James River State Park has earned a distinct worldwide honor in the world of stargazing. It has been named an International Dark Sky Park, which means it has a strict outdoor lighting policy to allow the public to see stars more easily.
The state park, which lies south of Charlottesville, where the James River winds northwest across the state, is only the second state park in Virginia with the title. It’s also the 44th Dark Sky Park in the U.S., and only the 64th park in the world.
So how did a state park deep in Virginia get the attention of the International Dark-Sky Association (IDA)? Lora Callahan, a Girl Scout from Lynchburg, took on the project for her Gold Award. The high school senior and her mother, Valerie, encouraged park managers to switch out its lighting and helped spread the word about the stargazing program.
“Lora and Val Callahan are just as responsible as park staff for us receiving the designation,” said James River State Park Manager Andrew Philpot. “Working with park staff, Lora helped change light bulbs, helped make special light fixtures and made posters to promote the dark sky program to our visitors. Lora and Val both worked tirelessly on the application, culminating two years of hard work.”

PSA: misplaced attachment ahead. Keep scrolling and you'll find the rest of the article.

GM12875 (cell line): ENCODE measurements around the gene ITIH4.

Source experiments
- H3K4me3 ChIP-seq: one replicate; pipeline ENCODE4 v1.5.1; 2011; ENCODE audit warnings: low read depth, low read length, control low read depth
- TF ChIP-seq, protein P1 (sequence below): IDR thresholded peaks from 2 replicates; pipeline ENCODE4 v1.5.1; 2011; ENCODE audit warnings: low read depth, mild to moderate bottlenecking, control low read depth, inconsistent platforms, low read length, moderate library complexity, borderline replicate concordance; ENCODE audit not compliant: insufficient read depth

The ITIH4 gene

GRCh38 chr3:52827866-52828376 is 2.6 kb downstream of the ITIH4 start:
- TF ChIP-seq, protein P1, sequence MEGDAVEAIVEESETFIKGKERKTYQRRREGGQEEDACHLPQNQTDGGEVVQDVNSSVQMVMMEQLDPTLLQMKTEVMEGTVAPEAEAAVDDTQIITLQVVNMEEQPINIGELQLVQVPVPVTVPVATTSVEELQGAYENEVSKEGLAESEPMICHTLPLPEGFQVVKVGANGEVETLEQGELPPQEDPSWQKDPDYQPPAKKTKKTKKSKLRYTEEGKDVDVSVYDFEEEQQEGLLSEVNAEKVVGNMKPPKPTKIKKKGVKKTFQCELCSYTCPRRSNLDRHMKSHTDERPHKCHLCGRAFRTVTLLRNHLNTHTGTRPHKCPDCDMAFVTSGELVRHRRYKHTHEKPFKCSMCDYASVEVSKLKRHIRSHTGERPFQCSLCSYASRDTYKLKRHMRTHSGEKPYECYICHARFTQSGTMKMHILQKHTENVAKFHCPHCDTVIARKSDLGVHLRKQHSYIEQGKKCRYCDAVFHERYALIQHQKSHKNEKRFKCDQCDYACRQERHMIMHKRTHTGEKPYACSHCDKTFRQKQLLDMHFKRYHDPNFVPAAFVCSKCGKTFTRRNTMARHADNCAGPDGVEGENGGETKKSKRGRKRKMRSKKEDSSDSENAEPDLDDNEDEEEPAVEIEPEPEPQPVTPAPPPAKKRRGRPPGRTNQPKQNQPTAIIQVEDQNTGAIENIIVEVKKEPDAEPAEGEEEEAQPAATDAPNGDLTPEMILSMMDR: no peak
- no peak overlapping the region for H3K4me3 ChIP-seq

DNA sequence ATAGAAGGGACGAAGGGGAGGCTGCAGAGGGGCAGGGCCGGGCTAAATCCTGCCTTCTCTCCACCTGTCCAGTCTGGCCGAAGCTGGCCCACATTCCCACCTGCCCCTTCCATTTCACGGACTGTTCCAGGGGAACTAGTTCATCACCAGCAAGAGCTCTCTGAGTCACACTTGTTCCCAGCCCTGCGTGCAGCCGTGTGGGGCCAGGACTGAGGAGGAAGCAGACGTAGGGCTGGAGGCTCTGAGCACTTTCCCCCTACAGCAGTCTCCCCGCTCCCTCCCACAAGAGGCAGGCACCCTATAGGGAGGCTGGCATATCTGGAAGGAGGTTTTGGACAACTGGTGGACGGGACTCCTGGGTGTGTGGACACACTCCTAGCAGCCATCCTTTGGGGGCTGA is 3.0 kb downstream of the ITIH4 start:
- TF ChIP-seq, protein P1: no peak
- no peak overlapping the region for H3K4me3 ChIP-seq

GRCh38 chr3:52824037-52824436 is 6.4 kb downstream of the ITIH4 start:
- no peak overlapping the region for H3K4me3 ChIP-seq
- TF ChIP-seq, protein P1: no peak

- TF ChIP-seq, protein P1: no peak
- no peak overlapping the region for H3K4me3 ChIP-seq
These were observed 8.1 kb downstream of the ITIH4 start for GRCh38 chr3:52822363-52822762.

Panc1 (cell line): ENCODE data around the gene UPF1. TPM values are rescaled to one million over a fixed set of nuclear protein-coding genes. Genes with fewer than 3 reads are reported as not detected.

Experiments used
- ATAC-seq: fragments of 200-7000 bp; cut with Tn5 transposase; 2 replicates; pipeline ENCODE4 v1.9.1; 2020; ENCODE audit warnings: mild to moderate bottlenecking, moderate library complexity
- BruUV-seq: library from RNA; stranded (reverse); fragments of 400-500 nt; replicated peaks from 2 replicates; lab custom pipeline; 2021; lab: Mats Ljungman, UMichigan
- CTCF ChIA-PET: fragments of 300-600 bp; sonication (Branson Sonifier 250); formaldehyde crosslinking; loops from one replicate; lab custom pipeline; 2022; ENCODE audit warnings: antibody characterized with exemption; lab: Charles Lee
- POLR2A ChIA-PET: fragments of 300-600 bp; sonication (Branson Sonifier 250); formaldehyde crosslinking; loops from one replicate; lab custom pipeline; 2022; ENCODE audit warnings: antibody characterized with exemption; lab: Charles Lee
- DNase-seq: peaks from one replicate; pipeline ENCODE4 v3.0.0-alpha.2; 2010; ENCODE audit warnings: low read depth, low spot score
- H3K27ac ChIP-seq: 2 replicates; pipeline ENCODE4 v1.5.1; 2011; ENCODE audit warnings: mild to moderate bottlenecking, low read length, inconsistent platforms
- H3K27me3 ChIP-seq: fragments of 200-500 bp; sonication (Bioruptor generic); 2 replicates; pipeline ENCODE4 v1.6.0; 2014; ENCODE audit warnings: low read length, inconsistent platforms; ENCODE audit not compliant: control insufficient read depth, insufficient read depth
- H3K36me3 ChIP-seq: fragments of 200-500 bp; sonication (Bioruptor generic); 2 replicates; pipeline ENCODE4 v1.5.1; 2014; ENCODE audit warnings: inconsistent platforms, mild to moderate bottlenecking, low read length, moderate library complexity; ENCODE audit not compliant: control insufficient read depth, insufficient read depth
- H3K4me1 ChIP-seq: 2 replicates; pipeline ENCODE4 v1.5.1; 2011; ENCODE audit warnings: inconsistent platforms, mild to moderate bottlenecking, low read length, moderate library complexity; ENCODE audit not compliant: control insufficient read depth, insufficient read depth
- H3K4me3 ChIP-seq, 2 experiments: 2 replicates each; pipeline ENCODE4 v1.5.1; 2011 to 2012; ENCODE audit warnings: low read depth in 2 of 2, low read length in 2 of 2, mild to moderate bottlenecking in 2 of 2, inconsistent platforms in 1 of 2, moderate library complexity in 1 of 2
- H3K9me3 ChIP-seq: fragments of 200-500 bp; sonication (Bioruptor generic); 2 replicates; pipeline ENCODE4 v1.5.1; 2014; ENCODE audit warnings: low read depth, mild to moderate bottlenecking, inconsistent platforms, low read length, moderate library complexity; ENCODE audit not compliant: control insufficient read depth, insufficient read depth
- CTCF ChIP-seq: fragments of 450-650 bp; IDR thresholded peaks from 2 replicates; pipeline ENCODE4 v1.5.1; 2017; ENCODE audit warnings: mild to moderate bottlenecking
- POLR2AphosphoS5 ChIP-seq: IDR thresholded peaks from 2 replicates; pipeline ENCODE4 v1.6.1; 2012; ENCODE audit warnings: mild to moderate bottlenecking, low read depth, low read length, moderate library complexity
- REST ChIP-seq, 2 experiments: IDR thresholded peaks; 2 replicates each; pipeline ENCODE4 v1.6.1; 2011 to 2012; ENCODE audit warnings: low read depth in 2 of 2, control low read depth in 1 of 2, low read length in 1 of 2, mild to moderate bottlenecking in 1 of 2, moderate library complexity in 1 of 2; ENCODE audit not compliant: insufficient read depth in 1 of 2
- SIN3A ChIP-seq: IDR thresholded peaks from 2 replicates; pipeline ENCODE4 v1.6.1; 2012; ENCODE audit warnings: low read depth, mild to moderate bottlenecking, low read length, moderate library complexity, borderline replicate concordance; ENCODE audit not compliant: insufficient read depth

Nighttime light pollution comes with the territory on the densely-populated East Coast, and stargazing is getting more difficult as development continues. James River State Park invested significant funds to preserve its night sky:
“With materials, new fixtures and labor, we have probably invested around $3,000 over the past couple of years,” says Philpot. “Our exterior lighting is nearly 99 percent IDA compliant.”
James River State Park in Gladstone offers river access, trails, canoe, kayak and river tube rentals. It also has campgrounds and cabins for staying overnight (and stargazing).
Lora and Val Callahan will take part in the official Dark Sky Park designation ceremony on April 5 at 7 p.m. The park will host special presentations, offer snacks, and the Richmond Astronomical Society and Crewe Astronomy Club will offer up their telescopes for people to look at the stars.
To learn more about the IDA Dark Sky Places program, and what it takes to earn the designation, click here.
-Meg Walburn Viviano